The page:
Unfortunately for you, New Zealanders in general are for more moderate and centrist in their views than you are. Until the left can grasp that fact with both hands, they are confining themselves to irrelevance in NZ politics.

    As Colin said, You do the left a dis-service.

  19. how funny to such earnest responses from journalists desperate to defend their precious, albeit pretend objectivity 🙂

    good to see the Streisand Effect starting to take hold on this post though

    http://en.wikipedia.org/wiki/Streisand_effect

    Lew is right, the myth is that there can be objectivity. in most developed media environments publications declare their ideological preferences, which i think is much more honest than the system we have here, where the APN/Fairfax duopoly have decided it’d constrain their abilities to maximize market share if they were open about where their loyalties really lie, so instead they pretend to be centrist or apolitical 🙂

    ah the kiwi msm, corporate giants somehow miraculously free of commercial and therefore political interests, fighting valiantly to protect we humble citizens from the manipulations and ravages of corporate giants

    priceless

    • the sprout 19.1

      re. Streisand Effect

      views for this post are now more than 3x that of the next closest 😆
      looking at the absolute numbers on the blog stats this post is tracking towards being one of our most read ever.

  20. Sean14 @ 11.16am’s got it.
    He’s farting to the right.
    Wish I could read the post. Please put it back up Irish.
    Or if its gone anywhere else then where?

  21. Colin Espiner 21

    It’s fun being selective, isn’t it Snoozer. You can make people look biased easily enough if you only print half the story. Here’s some more selections from my scrapbook that you overlooked:

    “If this National-led Government was at university, it would be the most popular dunce in its class. National continues to score a D-minus in the basics of political management. Last week was an absolute shocker. You wouldn’t ask this lot to organise your child’s birthday party, based on the mess it made of the Rugby World Cup (RWC) broadcasting rights and proposed ACC changes.”

    “Is the Government in cruise control? Or does it just see no point in pretending to “do” things simply for the sake of it? Parliament is in recess. At such times, when everything stops and ministers slink away for a few days off without telling anyone, Labour used to have a series of pre-planned announcements ready to roll out. It “fed the chooks”, as former Queensland premier Joh Bjelke-Petersen used to say, and made the Government look busy. National has never done this. In Opposition, it tended to disappear without trace until the House resumed. In Government, it hasn’t proved much different.”

    “Yet after English’s performance in the last few weeks, senior figures in the party are doubting the deputy prime minister will ever attain the leadership again.
    His handling of the housing allowance saga has been an absolute debacle. English’s about-face last Monday, in which he admitted he had stopped claiming the payment because he was unsure of the rules, was nothing short of an embarrassment for the Government.”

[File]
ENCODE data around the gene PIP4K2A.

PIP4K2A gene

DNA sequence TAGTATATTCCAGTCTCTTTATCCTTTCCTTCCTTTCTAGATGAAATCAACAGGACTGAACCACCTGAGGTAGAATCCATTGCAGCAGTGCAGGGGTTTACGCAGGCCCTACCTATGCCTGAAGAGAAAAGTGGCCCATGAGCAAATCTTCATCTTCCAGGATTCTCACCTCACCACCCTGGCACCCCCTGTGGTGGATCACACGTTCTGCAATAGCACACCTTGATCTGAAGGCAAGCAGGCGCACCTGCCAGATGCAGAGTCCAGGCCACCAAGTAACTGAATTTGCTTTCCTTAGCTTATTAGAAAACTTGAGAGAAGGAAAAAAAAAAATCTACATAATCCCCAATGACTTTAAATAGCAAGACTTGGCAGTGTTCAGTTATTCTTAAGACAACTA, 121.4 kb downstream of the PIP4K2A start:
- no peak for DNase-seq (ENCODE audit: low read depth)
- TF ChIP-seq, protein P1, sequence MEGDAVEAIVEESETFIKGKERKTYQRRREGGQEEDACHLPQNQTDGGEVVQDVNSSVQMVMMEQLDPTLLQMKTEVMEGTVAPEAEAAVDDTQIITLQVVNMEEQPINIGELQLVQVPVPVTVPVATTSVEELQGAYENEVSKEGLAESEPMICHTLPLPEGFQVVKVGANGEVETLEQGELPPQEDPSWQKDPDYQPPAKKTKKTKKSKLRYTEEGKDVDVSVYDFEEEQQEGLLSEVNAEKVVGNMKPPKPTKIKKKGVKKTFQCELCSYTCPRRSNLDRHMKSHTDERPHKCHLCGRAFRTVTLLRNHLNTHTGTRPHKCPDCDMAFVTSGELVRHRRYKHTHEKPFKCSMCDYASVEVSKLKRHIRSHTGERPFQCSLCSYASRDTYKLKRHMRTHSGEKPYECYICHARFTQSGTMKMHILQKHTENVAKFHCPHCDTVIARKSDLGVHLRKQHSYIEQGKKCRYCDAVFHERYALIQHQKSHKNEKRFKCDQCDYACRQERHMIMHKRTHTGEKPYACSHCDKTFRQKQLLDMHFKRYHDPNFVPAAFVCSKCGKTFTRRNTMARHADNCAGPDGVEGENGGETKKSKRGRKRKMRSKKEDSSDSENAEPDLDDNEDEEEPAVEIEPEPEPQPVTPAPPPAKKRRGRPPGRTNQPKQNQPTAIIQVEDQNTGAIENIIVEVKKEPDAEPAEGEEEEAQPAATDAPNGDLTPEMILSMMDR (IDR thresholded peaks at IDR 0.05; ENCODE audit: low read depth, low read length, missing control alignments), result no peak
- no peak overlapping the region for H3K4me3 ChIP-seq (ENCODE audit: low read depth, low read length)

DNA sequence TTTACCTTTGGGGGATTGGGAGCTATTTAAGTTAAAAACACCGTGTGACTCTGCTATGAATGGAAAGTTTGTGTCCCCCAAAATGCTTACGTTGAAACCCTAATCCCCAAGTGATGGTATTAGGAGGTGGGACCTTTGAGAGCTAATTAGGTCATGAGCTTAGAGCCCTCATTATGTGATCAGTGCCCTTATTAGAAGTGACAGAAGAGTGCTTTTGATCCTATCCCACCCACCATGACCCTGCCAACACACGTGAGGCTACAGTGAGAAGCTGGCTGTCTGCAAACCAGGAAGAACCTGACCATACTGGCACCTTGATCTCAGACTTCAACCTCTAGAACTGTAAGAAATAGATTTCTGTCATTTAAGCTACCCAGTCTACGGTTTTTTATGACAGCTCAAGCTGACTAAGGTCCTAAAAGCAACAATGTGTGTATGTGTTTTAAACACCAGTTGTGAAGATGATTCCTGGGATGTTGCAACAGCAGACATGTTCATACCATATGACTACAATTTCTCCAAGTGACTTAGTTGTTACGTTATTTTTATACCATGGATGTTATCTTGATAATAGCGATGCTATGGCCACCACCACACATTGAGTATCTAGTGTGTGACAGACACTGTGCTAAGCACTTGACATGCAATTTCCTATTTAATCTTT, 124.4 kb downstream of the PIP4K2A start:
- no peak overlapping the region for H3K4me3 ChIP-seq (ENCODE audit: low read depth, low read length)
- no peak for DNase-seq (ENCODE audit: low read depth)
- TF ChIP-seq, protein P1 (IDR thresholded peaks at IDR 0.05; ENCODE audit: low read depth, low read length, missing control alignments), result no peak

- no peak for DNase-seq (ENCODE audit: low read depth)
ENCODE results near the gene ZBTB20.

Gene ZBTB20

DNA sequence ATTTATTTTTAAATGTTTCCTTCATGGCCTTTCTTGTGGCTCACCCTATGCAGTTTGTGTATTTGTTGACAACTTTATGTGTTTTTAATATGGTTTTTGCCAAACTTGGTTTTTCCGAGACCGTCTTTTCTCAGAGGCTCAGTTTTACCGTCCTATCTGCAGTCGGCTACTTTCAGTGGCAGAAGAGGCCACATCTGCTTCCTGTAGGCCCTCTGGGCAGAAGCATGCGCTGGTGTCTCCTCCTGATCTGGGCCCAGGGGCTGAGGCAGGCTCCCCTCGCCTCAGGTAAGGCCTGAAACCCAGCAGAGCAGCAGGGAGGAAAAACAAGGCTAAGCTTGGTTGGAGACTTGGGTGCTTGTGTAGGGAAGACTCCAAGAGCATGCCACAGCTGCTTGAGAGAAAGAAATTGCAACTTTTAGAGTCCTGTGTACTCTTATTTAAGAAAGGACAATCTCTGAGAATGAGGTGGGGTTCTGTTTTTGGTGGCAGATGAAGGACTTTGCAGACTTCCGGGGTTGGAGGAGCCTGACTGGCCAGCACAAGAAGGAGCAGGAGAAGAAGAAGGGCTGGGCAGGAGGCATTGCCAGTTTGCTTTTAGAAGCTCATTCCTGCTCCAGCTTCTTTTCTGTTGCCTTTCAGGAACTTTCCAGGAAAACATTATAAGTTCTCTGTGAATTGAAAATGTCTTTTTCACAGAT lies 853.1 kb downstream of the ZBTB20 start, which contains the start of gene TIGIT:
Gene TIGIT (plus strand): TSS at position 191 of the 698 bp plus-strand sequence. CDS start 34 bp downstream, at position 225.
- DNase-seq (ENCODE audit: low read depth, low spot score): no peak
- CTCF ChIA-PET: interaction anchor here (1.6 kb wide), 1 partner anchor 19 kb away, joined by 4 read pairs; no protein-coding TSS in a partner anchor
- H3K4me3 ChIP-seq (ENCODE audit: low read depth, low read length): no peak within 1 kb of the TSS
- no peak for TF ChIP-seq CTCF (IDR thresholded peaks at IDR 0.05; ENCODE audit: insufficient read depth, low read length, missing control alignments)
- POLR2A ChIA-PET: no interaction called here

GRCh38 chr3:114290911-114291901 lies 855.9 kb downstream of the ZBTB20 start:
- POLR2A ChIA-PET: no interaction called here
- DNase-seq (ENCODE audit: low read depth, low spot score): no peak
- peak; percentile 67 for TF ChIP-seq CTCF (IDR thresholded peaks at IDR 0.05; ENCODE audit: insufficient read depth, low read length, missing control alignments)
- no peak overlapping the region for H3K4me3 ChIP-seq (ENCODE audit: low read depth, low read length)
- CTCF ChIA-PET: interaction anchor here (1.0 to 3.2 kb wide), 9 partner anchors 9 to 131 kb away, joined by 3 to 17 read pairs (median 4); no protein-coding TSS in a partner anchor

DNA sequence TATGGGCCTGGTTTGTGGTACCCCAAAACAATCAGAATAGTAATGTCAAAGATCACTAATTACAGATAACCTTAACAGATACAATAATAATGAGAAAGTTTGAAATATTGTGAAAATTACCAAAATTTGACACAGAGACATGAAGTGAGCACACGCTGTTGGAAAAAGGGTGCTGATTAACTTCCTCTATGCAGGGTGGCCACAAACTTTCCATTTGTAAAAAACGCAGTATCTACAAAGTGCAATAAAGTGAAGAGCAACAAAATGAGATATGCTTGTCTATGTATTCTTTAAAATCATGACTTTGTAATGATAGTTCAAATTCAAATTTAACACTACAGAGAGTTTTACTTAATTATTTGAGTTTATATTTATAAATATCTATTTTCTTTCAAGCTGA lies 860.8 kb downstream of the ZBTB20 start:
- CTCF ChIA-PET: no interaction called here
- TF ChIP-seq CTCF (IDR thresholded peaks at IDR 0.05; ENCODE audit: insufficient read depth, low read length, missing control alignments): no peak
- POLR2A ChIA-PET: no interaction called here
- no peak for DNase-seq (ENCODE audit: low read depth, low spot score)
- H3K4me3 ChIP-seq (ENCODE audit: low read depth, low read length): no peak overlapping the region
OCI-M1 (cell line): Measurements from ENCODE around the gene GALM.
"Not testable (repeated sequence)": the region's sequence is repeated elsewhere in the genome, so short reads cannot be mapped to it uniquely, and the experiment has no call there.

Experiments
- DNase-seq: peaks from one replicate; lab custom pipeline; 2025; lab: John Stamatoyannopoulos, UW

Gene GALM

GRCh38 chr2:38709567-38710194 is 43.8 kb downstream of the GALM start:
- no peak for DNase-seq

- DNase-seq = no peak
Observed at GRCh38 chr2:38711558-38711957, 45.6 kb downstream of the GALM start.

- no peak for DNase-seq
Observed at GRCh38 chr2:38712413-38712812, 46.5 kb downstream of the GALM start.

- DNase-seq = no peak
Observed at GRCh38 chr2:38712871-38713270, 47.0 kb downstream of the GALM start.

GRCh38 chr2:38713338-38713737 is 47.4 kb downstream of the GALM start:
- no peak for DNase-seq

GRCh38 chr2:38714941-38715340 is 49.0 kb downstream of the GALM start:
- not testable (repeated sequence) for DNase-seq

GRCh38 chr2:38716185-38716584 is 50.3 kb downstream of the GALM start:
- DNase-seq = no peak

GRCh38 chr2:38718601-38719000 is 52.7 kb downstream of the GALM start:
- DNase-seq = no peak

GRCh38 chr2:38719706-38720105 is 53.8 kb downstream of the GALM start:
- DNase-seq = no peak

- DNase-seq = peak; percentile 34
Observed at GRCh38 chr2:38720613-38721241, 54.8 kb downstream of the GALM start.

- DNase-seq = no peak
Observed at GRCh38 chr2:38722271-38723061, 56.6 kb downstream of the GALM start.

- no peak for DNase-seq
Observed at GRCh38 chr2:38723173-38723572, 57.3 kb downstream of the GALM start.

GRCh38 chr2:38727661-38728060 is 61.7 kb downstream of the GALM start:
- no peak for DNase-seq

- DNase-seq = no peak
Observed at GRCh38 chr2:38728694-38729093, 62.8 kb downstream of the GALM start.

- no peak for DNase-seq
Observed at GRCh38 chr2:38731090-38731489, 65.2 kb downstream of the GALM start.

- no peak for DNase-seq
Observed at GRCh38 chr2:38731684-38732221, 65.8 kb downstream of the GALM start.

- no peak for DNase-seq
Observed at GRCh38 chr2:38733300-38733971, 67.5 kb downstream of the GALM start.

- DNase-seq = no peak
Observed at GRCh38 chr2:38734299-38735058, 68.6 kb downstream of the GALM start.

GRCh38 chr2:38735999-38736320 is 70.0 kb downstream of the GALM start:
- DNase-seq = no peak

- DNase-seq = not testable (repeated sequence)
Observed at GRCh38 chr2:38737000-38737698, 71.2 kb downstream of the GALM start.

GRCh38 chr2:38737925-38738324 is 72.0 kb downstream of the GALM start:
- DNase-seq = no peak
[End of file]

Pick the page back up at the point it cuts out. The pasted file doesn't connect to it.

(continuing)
“Oh dear, oh dear. Just when National thought the Budget had put the Government’s stumbles of past weeks behind it, along comes the bumbling figure of Richard Worth – again. Prime Minister John Key must be ruing the day he appointed Worth a minister, although, at the same time, thanking his lucky stars he did not make him Speaker. While the various allegations against Worth are not likely to impact severely on the Government, they are a major embarrassment and a distraction when National was keen to get back on the front foot.”

    “There is an old saying about the worst day in government being better than the best day in opposition. However, Labour set out to disprove that last week.
    Rarely has a party recently thumped in a general election looked as united or as positive as Labour when Parliament resumed on Monday. Granted, it had a new leader in Phil Goff, who was keen to make his mark before Christmas. A good performance from the party veteran was almost guaranteed. However, last week’s display was a team effort, and it has given National some cause to be worried.”

    • the sprout 21.1

      such researched substantiation and dedicated, diligent attention to accuracy Colin, well done.

      nice to see you are at least capable of it when it’s a topic close to your heart.

    • r0b 21.2

      All your examples are about the puppet theatre Colin, the bread and circuses, not about substance or policy. You point out when Nats are making a mess of the theatre sometimes in the same way that a teacher tries correct a favourite pupil. “Now Johnny, you’re making a mess of this, do try harder”. On policy and substance you are Tory and it shows. Here’s one comment that you made that caught my eye:

      HOWEVER, National would dearly love to get stuck in to Working for Families, and get people earning $100K-plus off welfare and all the lack of productivity that entails. But it can’t, because it promised not to.

      It would LOVE to list some state assets on the stock exchange. It would be good for business, for the SOEs, for the stock exchange, and for investors. But it can’t, because it promised not to.

      So WFF / welfare simply entails “lack of productivity” does it? It isn’t a safety net that has lifted thousands out of poverty? So privatisation is simply good for business is it? Is it good for the people of New Zealand do you know? You want the Nats to get on with their hard right agenda and lament that fact they are constrained by their promises…

      Face it Colin, you’re as Tory as they come, and it colours everything you write. Which is fine, takes all sorts you know. Just stop pretending to be neutral and no one will have a problem.

      [You did do one piece once that genuinely confronted the Nats on their dodgy use of anonymous trusts, but you never followed up alas]